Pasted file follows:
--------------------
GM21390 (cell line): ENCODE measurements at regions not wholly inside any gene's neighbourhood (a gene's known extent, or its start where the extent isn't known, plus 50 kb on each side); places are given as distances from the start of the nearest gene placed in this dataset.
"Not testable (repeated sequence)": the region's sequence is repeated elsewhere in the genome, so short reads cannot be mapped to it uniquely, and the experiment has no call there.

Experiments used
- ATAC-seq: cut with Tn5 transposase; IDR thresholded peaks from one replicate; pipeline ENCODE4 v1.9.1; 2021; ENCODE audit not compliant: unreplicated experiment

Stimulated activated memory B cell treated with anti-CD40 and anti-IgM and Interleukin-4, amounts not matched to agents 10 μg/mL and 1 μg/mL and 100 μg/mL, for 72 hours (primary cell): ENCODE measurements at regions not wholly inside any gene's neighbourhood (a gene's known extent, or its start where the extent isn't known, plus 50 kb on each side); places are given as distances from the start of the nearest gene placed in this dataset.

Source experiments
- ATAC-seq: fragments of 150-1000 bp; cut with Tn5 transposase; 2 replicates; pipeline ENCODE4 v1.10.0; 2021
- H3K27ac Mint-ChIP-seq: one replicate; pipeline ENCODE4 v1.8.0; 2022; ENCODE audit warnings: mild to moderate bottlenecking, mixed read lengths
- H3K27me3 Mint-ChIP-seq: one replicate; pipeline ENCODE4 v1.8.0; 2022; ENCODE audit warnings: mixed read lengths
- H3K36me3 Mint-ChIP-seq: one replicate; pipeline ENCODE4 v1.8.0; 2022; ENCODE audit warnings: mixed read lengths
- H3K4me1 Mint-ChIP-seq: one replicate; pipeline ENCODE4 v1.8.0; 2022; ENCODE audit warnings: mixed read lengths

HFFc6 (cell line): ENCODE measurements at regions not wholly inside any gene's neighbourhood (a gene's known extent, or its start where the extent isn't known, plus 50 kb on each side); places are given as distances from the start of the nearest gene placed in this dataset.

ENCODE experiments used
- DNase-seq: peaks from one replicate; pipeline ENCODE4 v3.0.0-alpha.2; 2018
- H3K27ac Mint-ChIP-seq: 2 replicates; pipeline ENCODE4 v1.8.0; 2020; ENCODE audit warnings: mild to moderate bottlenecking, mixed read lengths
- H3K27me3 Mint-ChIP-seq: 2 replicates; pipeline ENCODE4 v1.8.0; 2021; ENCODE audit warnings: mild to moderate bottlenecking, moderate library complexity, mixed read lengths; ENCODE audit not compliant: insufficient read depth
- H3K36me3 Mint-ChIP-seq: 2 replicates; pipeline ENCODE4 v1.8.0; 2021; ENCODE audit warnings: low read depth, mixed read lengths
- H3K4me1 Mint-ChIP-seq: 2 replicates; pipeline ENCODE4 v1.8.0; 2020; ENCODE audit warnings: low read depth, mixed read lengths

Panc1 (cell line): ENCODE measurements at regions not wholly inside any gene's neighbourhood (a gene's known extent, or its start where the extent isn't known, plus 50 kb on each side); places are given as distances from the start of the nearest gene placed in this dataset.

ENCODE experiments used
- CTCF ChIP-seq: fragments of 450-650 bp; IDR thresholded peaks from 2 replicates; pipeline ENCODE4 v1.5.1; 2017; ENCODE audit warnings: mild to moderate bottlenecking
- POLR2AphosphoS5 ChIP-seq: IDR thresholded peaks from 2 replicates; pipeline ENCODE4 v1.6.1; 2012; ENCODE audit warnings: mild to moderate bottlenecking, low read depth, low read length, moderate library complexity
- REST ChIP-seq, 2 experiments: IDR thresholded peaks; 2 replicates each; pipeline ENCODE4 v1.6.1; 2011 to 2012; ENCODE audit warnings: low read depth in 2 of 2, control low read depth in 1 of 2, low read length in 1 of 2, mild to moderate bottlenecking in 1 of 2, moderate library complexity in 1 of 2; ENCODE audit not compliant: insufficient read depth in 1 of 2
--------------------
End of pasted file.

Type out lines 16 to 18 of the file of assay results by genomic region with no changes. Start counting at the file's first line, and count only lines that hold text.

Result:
- H3K27me3 Mint-ChIP-seq: 2 replicates; pipeline ENCODE4 v1.8.0; 2021; ENCODE audit warnings: mild to moderate bottlenecking, moderate library complexity, mixed read lengths; ENCODE audit not compliant: insufficient read depth
- H3K36me3 Mint-ChIP-seq: 2 replicates; pipeline ENCODE4 v1.8.0; 2021; ENCODE audit warnings: low read depth, mixed read lengths
- H3K4me1 Mint-ChIP-seq: 2 replicates; pipeline ENCODE4 v1.8.0; 2020; ENCODE audit warnings: low read depth, mixed read lengths